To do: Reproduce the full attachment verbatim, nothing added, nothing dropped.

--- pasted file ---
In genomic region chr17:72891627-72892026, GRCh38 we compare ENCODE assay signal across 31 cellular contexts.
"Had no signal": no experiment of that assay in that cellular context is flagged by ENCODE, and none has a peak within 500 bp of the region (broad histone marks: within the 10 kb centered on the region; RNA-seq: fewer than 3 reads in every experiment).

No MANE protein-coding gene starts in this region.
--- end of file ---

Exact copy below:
In genomic region chr17:72891627-72892026, GRCh38 we compare ENCODE assay signal across 31 cellular contexts.
"Had no signal": no experiment of that assay in that cellular context is flagged by ENCODE, and none has a peak within 500 bp of the region (broad histone marks: within the 10 kb centered on the region; RNA-seq: fewer than 3 reads in every experiment).

No MANE protein-coding gene starts in this region.